There are several source code editors that are likewise, free. A few of these are vi/vim, and emacs. If you set up a linux box you can then set up the same machine as a source code repository using the FREE CVS (concurrent versioning system) software. This is a tool I highly recommend. It will make you MUCH more productive as a group. It can be used for storing data that is not source code as well, such as images, models, web pages, and design documents.

As you can see, developing games doesn''t have to be super expensive. If you develop your software correctly using the correct packages and staying away from operating system specific routines you can just as easily move your sourcecode to that other operating system with a minimal amount of porting. SDL and OpenGL are supported on BOTH windows and linux.

I just thought I''d let you all know that there are alternatives to spending all kinds of money on software, or warezing it. I prefer to spend my money on hardware and books.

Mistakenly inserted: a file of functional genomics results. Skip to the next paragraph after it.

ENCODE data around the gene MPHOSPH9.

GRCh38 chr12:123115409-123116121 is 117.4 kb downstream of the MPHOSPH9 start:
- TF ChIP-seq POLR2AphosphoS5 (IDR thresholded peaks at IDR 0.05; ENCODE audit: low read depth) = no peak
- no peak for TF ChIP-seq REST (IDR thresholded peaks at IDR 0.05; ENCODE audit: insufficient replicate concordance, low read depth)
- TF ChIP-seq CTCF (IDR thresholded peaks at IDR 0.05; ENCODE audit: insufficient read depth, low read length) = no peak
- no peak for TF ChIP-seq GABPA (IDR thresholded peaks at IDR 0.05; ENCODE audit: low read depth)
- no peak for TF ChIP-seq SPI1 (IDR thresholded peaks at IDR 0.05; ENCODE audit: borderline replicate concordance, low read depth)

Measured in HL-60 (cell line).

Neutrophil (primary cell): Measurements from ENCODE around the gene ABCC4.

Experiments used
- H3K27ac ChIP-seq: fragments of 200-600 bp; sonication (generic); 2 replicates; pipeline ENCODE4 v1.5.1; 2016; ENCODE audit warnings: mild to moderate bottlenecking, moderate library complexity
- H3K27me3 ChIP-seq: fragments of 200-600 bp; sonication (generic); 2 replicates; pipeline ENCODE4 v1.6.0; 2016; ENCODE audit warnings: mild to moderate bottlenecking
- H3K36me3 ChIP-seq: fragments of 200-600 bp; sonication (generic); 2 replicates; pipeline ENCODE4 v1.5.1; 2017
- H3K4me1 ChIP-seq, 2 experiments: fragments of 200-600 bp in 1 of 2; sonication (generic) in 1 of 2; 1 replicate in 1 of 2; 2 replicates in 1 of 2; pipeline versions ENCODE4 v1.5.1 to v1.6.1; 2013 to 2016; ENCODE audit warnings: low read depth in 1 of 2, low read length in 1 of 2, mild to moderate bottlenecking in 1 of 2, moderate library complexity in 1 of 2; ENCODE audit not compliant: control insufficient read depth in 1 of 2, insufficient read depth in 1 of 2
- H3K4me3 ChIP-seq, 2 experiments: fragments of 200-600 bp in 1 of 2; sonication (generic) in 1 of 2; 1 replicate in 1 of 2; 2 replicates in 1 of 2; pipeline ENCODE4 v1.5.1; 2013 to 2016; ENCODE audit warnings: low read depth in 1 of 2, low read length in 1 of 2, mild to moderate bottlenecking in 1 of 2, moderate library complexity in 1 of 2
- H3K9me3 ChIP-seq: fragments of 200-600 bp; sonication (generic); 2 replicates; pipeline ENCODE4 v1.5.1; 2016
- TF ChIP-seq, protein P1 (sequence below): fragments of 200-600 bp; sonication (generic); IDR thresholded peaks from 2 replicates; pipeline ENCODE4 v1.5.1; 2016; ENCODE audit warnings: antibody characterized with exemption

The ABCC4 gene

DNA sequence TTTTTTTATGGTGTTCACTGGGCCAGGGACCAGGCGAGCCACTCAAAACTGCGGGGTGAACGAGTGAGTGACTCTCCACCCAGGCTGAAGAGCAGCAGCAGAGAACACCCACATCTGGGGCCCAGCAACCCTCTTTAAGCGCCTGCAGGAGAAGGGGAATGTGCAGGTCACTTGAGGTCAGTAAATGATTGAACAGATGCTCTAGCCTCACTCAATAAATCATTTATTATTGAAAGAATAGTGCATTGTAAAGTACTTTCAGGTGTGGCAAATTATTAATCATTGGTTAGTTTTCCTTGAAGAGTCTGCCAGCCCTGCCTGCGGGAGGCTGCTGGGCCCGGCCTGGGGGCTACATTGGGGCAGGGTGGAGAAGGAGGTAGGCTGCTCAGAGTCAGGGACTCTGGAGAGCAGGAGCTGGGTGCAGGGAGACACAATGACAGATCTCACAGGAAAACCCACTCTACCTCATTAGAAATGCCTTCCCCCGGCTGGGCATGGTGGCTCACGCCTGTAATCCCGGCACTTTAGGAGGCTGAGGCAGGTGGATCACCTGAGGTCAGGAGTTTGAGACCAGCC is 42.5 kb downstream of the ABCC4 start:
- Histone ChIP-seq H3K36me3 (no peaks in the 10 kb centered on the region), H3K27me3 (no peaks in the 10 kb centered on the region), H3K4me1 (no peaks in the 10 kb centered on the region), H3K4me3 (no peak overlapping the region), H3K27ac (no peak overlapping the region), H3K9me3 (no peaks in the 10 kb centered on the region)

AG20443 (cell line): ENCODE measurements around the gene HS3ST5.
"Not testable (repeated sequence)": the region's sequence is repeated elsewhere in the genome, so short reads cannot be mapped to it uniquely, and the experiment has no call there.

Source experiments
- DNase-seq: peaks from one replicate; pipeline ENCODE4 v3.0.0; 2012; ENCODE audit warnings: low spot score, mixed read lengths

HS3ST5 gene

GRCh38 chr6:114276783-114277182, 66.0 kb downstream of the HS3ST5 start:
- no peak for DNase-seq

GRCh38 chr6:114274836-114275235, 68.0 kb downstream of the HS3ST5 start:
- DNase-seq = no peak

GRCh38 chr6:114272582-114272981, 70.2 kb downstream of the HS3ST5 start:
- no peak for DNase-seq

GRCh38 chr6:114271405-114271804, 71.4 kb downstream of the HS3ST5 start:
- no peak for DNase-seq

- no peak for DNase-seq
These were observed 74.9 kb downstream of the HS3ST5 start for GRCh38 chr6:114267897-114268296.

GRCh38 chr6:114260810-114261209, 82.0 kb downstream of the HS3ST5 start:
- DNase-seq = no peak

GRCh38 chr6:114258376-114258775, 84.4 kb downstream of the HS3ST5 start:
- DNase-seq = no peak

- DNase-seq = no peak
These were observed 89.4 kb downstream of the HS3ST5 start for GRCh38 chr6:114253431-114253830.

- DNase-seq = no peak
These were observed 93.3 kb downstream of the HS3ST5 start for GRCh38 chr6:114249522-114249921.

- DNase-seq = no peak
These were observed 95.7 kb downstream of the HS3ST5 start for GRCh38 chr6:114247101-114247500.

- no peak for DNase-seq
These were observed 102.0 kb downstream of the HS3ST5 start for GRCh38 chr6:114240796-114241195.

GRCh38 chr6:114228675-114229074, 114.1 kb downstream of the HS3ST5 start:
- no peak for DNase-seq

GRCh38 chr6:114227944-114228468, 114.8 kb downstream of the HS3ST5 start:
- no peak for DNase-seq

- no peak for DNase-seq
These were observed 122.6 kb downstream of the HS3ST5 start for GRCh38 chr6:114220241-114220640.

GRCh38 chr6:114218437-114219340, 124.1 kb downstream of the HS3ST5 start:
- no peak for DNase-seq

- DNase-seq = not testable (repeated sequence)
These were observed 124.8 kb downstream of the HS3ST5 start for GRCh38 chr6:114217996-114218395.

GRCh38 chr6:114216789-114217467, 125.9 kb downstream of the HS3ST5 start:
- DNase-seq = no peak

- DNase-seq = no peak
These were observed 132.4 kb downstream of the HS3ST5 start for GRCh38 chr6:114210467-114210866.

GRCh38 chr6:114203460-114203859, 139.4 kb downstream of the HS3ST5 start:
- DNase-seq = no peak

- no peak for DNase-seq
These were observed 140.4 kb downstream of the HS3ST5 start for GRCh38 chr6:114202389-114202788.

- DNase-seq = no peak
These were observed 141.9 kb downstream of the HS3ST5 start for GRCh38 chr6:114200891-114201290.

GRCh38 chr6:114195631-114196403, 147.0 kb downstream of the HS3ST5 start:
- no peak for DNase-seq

Happy coding all,
Peace,
RandomTask
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So then I need the following:
1. Visual C++ 6.0
2. Visual C++ books
3. Visual C++ compiler
4. 3d Studio Max 4
5. 3ds max books
6. Books on C++ game programming

This is mainly the stuff I was looking for an answer on. Thank you. Also would it be easier to get maybe a few people to help on graphics? Please reply.
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So then I need the following:
1. Visual C++ 6.0
2. Visual C++ books
3. Visual C++ compiler
4. 3d Studio Max 4
5. 3ds max books
6. Books on C++ game programming

This is mainly the stuff I was looking for an answer on. Thank you. Also would it be easier to get maybe a few people to help on graphics? Please reply.
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7. The ability to survive on caffene alone for days at a time

"If consquences dictate our course of action, it doesn''t matter what''s right, it''s only wrong if you get caught."
- Tool

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quote:
Original post by Ashleywlee